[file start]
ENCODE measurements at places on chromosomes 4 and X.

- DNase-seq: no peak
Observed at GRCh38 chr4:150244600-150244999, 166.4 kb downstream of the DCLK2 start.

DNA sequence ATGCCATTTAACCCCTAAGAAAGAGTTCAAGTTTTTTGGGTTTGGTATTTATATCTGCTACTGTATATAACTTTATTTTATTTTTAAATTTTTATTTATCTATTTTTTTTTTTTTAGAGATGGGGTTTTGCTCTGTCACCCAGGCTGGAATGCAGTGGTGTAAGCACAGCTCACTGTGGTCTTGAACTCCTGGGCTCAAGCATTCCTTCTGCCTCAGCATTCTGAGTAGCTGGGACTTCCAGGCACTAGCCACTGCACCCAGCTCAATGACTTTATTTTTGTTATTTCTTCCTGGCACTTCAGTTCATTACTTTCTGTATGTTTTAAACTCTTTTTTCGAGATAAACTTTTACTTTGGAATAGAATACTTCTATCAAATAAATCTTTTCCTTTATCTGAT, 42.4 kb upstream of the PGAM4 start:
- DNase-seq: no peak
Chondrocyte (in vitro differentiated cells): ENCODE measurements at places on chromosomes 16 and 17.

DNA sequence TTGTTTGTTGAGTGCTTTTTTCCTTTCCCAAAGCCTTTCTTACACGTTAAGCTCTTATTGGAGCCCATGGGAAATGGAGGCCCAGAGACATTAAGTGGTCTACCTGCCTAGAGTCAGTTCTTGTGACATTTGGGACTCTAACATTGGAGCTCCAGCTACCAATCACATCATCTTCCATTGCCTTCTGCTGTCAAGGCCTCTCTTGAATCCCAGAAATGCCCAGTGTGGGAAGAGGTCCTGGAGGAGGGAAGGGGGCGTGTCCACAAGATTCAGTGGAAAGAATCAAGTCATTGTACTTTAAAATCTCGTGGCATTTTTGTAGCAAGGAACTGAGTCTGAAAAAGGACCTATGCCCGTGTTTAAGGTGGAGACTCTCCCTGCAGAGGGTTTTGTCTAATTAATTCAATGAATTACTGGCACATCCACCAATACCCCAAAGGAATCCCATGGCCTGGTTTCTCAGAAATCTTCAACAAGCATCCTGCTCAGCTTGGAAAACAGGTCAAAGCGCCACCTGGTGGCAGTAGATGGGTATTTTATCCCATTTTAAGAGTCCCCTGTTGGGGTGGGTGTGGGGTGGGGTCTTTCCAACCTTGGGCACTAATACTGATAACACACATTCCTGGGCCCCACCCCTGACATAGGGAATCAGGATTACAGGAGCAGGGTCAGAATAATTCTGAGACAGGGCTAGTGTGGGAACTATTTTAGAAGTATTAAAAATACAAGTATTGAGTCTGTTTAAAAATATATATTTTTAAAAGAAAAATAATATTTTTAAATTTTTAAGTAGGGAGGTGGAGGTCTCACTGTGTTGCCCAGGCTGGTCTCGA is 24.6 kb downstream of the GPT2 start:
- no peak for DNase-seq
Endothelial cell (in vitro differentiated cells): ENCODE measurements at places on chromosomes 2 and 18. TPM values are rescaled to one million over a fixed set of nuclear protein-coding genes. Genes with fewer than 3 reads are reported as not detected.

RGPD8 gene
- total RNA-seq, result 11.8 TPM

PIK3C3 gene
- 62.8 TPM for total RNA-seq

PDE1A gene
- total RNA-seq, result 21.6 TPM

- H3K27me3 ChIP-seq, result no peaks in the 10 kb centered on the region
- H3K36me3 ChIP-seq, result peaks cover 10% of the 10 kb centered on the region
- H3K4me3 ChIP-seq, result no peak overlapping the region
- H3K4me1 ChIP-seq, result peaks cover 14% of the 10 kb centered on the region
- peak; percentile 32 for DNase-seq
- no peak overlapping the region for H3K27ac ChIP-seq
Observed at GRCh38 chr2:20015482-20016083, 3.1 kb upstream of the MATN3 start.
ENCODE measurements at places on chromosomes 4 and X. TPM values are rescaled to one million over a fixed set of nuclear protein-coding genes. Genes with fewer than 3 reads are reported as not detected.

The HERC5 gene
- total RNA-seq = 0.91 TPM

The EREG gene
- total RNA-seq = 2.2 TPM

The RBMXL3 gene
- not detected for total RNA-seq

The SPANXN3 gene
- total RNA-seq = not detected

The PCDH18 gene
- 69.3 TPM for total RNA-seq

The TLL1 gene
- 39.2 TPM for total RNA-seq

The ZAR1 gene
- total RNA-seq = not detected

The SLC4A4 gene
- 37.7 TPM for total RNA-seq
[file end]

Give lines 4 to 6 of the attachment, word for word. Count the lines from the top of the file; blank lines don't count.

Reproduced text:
DNA sequence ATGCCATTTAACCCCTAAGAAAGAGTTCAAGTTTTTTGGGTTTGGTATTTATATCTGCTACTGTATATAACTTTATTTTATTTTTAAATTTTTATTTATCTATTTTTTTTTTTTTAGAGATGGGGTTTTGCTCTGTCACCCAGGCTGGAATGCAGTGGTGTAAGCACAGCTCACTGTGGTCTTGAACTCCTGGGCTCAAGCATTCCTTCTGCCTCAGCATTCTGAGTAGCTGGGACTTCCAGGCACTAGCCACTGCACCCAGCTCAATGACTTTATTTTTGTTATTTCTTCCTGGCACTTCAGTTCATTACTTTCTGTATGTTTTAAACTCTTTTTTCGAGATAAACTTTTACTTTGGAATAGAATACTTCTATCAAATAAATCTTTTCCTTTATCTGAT, 42.4 kb upstream of the PGAM4 start:
- DNase-seq: no peak
Chondrocyte (in vitro differentiated cells): ENCODE measurements at places on chromosomes 16 and 17.